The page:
£42m made from golf in Wales after 2010 Ryder Cup
The Ryder Cup has "done wonders" for golf in Wales with money made from golfing tourists up by 21% to nearly £42m last year, a study has found.
More than 50,000 fans flocked to Celtic Manor in Newport on each of the three scheduled days of the event last October, despite heavy rain.
The increase in golfing tourism came as the total rounds played at courses in the UK fell by 5.3%.
The figures were compiled in a study for the Welsh Assembly Government.
The golf tourism research was released at the start of Wales Tourism Week, with Visit Wales saying it was important the Ryder Cup's legacy was taken forward.
Figures show that the more than 200,000 so-called golf visitors travelled to Wales last year - an increase of 9% compared with 2009.
The number of overnight visitors rose by 12%, with the average spend per person rising by £29.
The number of international overnight visitors was up, and accounted for 16% of the total golf tourism revenue compared to 11% in 2009 and 5% in 2008.
Heritage Minister Alun Ffred Jones, who is visiting Langland Bay Golf Course in the Gower, near Swansea, to kick-start Wales Tourism Week, said: "The 2010 Ryder Cup has done wonders for golf in Wales and we have used the event to provide focus for Wales' golf tourism strategy, the success of which is evident in these latest figures.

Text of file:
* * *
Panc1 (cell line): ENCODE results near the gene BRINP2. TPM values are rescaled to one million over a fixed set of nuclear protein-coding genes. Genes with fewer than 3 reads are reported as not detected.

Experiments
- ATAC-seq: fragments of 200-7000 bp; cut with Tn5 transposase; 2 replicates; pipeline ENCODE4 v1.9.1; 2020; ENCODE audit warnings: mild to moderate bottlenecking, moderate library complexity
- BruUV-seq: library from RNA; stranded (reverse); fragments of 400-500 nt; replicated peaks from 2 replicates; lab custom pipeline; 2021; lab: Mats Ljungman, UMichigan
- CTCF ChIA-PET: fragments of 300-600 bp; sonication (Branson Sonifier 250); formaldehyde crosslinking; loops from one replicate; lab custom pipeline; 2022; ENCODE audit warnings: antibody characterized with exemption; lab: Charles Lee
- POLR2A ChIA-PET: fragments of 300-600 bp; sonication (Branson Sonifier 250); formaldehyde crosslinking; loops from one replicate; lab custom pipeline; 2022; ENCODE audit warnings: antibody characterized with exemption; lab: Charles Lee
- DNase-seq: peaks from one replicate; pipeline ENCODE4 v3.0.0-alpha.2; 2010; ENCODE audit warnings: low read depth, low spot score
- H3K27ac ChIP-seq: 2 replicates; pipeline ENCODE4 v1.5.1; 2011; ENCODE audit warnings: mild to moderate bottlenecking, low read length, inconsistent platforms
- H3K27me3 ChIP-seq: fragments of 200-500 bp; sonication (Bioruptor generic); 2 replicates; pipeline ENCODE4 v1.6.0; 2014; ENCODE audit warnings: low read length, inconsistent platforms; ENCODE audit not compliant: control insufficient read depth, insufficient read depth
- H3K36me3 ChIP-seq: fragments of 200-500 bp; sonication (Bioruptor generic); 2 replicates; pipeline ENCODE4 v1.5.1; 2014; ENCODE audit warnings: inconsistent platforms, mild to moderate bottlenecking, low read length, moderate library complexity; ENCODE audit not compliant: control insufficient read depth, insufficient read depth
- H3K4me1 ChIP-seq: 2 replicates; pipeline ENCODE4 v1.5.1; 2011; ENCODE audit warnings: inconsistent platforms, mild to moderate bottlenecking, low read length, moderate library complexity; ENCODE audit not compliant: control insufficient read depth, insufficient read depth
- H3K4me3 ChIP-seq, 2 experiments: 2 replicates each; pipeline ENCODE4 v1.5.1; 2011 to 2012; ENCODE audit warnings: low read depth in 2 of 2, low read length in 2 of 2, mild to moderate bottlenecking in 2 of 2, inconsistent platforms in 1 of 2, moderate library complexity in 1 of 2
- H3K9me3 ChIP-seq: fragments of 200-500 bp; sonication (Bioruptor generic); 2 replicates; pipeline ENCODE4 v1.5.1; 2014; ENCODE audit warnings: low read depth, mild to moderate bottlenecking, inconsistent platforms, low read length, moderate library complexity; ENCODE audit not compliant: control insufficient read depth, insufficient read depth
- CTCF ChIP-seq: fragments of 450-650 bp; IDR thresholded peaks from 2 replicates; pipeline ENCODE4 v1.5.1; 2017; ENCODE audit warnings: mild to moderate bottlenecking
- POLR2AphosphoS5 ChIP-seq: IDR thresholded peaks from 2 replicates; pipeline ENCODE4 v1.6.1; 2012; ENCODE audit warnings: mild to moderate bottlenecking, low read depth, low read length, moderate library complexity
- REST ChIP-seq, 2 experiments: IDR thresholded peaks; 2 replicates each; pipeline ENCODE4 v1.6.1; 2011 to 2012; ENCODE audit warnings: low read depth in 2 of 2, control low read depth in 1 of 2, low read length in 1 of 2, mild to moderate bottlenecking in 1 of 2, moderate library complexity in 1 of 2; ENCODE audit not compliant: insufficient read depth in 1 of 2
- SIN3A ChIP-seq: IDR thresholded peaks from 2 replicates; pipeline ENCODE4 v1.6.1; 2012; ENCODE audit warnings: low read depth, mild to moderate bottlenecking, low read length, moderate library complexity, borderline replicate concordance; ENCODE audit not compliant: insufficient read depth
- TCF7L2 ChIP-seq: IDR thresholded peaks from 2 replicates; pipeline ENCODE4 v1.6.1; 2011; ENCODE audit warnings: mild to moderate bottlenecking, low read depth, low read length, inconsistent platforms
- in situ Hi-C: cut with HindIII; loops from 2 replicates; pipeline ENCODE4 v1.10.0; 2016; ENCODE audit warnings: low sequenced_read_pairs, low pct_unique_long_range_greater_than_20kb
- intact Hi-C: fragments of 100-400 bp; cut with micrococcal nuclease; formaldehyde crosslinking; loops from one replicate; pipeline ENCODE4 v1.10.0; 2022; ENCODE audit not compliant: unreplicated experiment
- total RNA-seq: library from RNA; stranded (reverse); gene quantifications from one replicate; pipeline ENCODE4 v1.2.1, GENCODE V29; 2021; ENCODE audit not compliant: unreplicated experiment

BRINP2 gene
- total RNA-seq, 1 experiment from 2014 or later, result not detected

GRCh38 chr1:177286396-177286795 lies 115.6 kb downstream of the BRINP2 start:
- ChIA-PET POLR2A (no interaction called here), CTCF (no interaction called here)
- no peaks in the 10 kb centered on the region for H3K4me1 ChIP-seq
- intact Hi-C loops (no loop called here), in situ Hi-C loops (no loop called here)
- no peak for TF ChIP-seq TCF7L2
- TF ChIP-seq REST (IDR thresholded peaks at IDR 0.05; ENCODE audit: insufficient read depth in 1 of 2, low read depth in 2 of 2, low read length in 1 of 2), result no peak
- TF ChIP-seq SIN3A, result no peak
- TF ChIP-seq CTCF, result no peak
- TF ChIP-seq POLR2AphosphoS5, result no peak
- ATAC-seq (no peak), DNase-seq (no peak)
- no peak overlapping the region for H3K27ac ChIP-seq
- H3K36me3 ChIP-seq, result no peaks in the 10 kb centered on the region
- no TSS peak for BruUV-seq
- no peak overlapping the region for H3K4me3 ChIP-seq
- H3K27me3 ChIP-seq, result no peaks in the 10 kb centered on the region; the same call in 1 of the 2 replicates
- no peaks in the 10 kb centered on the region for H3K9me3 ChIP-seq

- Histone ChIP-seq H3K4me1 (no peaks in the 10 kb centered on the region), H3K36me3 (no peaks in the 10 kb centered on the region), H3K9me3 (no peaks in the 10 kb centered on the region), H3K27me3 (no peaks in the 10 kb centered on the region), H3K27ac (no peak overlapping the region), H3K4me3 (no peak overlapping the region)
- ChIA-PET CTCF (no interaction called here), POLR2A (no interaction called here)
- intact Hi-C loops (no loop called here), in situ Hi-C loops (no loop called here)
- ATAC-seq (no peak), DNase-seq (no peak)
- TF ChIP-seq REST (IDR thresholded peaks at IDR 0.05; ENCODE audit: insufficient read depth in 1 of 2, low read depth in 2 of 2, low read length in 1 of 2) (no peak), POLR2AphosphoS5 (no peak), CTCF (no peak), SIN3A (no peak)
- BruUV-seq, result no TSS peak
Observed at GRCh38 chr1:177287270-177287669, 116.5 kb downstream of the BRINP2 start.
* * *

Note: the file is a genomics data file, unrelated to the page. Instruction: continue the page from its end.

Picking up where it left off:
"The end of the Ryder Cup is just the beginning of another chapter for golf in Wales, the next chapter will be concerned with how we build on that legacy."
Last year was the seventh year for the golf tourism monitor, which collates data surrounding the sport in Wales.
The total expenditure from golf tourism since the monitor started is £203m, and the number of golfing visitors to Wales has increased 82% in that same period.
The Wales Golf Holiday Company, Wales' largest in bound golf tour operator, has also experienced a significant increase in business throughout 2010.
Company chairman Ian Richardson said: "There is no doubt that Wales is now a renowned golf destination and that the legacy of the Ryder Cup will increase in bound golf tourism in the years to come.
"Advance bookings for 2011/12 show a 22% increase on the previous year."
Jonathan Jones, director of tourism at Visit Wales, said the impact of the Ryder Cup on Wales was excellent news, and testament to the work put in by Visit Wales, golf clubs and others.
He said: "We have got to make sure the legacy of the Ryder Cup is taken forward. Of course it's going to be difficult because in a very difficult market."